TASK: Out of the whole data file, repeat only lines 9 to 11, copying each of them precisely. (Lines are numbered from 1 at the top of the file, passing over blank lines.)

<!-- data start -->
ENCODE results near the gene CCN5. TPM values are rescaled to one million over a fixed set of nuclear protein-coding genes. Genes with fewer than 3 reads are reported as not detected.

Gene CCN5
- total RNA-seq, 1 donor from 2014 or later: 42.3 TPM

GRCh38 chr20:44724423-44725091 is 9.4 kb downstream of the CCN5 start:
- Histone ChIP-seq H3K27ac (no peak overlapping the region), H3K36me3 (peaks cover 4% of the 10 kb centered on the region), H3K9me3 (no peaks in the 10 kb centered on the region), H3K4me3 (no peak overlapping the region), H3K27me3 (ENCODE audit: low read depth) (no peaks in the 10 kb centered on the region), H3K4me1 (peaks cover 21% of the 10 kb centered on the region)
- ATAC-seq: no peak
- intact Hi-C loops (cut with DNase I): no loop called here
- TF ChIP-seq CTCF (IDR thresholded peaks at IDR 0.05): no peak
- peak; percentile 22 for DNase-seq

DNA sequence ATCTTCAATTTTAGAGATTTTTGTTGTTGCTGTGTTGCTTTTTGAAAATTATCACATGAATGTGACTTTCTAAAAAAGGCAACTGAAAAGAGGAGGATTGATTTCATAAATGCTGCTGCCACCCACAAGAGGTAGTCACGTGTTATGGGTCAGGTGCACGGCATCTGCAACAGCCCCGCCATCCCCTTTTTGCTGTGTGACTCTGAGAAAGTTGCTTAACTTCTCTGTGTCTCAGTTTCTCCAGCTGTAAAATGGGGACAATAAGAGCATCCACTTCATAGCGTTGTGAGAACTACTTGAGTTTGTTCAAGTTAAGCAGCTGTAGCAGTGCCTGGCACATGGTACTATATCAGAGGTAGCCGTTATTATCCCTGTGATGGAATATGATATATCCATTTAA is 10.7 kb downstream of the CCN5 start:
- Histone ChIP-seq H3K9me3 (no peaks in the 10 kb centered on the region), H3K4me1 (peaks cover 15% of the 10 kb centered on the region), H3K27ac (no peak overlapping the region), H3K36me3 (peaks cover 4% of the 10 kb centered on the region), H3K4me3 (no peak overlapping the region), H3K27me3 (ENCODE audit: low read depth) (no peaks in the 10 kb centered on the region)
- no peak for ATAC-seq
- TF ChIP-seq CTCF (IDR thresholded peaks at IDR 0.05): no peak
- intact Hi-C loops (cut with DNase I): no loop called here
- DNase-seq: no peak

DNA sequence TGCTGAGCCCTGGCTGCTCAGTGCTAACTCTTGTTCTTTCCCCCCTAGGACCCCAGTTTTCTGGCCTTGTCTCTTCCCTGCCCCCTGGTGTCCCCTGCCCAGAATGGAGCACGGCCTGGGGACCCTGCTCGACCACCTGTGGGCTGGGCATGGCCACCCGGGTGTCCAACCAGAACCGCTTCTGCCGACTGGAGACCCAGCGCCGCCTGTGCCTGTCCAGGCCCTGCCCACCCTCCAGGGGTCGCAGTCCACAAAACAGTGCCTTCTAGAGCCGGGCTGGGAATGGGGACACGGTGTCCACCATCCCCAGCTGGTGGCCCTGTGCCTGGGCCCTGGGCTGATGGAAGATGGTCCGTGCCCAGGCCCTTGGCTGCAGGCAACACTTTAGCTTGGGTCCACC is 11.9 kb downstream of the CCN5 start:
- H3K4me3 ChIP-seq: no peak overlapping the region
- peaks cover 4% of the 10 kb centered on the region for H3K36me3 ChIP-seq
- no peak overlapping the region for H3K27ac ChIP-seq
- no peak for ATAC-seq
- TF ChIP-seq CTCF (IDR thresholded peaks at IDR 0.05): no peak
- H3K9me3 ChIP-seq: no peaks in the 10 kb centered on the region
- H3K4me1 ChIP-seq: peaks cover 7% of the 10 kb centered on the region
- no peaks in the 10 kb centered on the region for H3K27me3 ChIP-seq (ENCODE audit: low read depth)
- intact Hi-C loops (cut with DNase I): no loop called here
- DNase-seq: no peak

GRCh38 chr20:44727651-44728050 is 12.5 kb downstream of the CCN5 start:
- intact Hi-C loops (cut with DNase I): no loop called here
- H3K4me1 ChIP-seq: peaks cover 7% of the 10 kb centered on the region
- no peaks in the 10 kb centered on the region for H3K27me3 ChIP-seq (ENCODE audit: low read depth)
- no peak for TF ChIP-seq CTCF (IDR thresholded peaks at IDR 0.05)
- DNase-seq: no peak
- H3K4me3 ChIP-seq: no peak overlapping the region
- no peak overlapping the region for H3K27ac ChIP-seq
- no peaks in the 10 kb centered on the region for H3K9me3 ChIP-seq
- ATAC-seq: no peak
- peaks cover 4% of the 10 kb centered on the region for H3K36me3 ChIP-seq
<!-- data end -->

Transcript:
- peak; percentile 22 for DNase-seq

DNA sequence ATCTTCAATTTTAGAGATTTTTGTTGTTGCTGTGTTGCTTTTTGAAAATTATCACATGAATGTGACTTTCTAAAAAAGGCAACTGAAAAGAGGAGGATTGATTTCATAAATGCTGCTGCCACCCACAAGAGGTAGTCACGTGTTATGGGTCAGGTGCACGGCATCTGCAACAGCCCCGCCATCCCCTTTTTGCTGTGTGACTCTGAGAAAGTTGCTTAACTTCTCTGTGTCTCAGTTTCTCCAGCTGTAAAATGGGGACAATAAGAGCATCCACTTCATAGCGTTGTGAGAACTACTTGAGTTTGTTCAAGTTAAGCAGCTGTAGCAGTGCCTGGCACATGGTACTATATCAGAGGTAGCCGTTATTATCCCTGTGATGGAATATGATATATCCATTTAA is 10.7 kb downstream of the CCN5 start:
- Histone ChIP-seq H3K9me3 (no peaks in the 10 kb centered on the region), H3K4me1 (peaks cover 15% of the 10 kb centered on the region), H3K27ac (no peak overlapping the region), H3K36me3 (peaks cover 4% of the 10 kb centered on the region), H3K4me3 (no peak overlapping the region), H3K27me3 (ENCODE audit: low read depth) (no peaks in the 10 kb centered on the region)